This article on the meaning of conservation, offered in honor of the retirement of Professor Richard Harnsberger of the University of Nebraska College of Law, traces the changing meaning of the term from the rise of irrigation through the conservation era to the present and examines the way in which western water law both complements and frustrates efforts to equate conservation with allocative efficiency. Professor Harnsberger is a nationally recognized water law scholar. Conservation is a fitting subject for an article honoring this respected scholar. His work on the condemnation of water rights is definitive, and much of his scholarship has concerned the necessity to conserve Nebraska's most valuable and over-used water resource, groundwater. Part I of this article examines the law of prior appropriation that developed before what we now refer to as the "conservation era." The thesis of Part I is that the law of prior appropriation has always subordinated efficiency principles to distributional ones, and that this nineteenth-century legacy still makes it difficult to incorporate efficiency principles into the law. Part II of the Article explores the different meanings of water conservation from the progressive era to the present and contrasts these meanings with the concepts of resource conservation and allocation efficiency used by welfare economists. The purpose of this exercise is to show that historically the conservation of water resources has been equated with storage and distribution projects rather than with the principle of equating marginal uses urged by welfare economists. Now, however, the welfare economists' historic criticisms of water resources allocation are coming to control, over vigorous dissent, the debate about the future of western waters. Part III examines existing conservation scenarios, with emphasis on efforts to reallocate water through water markets, and discusses changes in the doctrine of prior appropriation that can facilitate the operation of water markets.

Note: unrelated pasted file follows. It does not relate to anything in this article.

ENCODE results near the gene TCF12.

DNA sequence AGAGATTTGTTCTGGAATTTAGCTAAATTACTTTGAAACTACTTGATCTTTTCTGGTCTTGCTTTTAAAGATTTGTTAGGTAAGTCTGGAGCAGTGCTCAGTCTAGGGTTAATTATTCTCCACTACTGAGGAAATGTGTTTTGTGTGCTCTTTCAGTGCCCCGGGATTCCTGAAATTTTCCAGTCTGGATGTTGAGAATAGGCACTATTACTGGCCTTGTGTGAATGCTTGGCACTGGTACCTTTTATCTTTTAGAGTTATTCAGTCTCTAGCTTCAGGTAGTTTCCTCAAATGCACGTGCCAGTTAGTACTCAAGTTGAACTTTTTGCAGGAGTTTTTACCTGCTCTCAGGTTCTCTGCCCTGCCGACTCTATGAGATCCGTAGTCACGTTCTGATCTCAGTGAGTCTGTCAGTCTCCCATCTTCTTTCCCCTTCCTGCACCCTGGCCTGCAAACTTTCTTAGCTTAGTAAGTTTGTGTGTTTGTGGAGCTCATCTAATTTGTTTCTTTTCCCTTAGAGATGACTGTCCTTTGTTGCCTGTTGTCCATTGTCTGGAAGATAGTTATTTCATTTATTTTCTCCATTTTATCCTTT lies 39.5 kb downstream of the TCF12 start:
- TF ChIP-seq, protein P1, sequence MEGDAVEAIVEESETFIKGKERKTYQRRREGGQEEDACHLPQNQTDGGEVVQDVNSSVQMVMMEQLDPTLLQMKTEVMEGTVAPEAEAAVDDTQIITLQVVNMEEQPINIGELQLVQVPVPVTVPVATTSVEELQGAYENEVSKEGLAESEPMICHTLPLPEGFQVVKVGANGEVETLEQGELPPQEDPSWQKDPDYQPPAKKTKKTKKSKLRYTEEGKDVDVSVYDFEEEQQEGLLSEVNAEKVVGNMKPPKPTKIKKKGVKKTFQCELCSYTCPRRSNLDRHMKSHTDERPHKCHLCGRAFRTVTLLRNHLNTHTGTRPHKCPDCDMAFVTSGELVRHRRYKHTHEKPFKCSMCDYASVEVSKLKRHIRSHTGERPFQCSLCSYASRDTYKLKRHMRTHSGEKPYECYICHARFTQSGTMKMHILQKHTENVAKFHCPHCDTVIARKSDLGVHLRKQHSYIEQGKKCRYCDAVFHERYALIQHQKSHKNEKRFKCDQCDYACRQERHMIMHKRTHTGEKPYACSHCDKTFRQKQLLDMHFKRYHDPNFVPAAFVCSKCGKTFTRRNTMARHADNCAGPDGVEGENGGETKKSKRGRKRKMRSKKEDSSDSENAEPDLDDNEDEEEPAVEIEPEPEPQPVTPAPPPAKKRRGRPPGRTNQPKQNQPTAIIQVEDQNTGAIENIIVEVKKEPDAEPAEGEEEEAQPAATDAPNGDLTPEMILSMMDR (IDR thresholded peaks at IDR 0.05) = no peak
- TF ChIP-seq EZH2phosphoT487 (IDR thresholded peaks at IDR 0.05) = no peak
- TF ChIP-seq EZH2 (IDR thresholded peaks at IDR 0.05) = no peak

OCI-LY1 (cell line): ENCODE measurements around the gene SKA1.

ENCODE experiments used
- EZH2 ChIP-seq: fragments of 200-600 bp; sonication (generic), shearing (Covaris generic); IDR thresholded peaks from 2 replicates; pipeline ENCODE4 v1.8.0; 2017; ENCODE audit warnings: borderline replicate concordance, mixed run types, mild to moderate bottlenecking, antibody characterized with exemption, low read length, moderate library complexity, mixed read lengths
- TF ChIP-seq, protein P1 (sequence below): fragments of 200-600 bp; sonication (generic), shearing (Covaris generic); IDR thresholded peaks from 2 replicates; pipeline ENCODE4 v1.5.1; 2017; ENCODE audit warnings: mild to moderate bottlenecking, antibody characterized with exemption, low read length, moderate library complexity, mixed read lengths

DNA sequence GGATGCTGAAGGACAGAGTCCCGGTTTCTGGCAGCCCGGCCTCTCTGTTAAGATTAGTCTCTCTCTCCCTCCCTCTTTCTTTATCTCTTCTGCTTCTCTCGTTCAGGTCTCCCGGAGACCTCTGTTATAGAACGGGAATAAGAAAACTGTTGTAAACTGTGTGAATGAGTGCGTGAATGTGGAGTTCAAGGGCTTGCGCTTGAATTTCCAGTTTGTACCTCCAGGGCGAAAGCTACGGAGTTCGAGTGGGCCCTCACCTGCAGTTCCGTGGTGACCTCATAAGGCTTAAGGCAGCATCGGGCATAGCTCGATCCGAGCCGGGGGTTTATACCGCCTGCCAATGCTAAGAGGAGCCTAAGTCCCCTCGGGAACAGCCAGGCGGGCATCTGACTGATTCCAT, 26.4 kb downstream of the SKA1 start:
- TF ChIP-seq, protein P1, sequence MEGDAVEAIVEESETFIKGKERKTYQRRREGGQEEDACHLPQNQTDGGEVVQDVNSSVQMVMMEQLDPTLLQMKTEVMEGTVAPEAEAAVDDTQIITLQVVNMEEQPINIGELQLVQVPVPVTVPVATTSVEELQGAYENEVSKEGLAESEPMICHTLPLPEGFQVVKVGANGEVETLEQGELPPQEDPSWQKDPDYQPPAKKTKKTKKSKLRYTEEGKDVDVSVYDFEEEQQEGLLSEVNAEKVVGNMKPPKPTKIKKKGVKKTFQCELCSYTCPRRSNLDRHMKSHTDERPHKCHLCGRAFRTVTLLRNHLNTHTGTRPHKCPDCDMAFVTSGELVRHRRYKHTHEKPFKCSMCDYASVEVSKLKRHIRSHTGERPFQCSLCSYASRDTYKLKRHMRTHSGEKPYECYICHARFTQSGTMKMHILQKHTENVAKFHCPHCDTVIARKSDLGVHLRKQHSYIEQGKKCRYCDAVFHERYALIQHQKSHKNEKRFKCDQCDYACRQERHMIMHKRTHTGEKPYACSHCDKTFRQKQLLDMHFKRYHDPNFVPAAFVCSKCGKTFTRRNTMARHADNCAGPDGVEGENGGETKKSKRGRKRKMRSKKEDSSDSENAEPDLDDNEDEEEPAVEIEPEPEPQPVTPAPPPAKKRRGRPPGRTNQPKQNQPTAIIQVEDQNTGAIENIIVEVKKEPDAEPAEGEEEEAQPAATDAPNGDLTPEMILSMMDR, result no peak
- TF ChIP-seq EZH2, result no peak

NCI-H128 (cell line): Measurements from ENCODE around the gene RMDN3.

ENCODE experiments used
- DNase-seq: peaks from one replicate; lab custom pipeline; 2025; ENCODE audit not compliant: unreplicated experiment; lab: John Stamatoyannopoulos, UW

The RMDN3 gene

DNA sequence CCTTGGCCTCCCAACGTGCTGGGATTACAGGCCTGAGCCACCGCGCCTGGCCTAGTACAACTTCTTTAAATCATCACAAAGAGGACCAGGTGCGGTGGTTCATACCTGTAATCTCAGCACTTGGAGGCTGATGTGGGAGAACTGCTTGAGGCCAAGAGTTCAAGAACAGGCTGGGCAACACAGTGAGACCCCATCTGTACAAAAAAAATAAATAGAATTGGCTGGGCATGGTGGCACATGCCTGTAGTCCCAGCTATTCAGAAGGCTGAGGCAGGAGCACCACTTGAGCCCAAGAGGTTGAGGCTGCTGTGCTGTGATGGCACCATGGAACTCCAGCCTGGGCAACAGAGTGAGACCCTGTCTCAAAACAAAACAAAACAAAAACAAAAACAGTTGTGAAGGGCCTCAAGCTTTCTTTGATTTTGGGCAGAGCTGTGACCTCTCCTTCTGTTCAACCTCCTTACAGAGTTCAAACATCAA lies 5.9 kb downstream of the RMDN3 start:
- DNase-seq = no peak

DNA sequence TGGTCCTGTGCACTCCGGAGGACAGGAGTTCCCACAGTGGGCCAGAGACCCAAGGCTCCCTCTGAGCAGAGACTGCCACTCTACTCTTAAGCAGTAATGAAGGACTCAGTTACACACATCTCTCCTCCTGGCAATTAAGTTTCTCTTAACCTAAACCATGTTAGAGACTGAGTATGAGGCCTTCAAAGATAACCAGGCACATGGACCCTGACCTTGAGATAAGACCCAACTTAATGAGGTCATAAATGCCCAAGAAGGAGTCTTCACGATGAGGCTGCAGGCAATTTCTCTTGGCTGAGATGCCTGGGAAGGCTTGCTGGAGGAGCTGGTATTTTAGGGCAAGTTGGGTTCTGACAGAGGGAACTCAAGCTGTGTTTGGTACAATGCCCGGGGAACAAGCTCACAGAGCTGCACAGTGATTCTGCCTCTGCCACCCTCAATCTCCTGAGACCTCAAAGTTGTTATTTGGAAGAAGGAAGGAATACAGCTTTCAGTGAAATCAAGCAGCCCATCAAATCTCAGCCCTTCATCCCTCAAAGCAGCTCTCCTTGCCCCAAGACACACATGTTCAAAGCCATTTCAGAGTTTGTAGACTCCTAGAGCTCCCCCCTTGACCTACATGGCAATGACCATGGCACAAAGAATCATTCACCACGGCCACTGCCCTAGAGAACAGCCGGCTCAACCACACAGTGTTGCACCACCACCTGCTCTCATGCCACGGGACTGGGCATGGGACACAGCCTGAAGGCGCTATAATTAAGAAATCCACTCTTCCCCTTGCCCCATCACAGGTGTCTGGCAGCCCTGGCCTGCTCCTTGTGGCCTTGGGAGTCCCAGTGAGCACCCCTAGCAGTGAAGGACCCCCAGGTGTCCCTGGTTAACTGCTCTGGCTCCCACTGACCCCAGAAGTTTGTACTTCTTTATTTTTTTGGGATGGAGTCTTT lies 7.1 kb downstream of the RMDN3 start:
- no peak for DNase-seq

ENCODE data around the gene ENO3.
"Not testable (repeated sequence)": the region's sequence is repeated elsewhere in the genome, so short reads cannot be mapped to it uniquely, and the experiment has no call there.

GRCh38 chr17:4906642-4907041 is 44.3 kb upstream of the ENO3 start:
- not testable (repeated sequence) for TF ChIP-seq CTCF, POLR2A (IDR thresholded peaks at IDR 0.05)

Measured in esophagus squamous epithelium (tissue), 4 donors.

A. Dan Tarlock,
The Changing Meaning of Water Conservation in the West,
66 Neb. L. Rev.
Available at: http://digitalcommons.unl.edu/nlr/vol66/iss1/6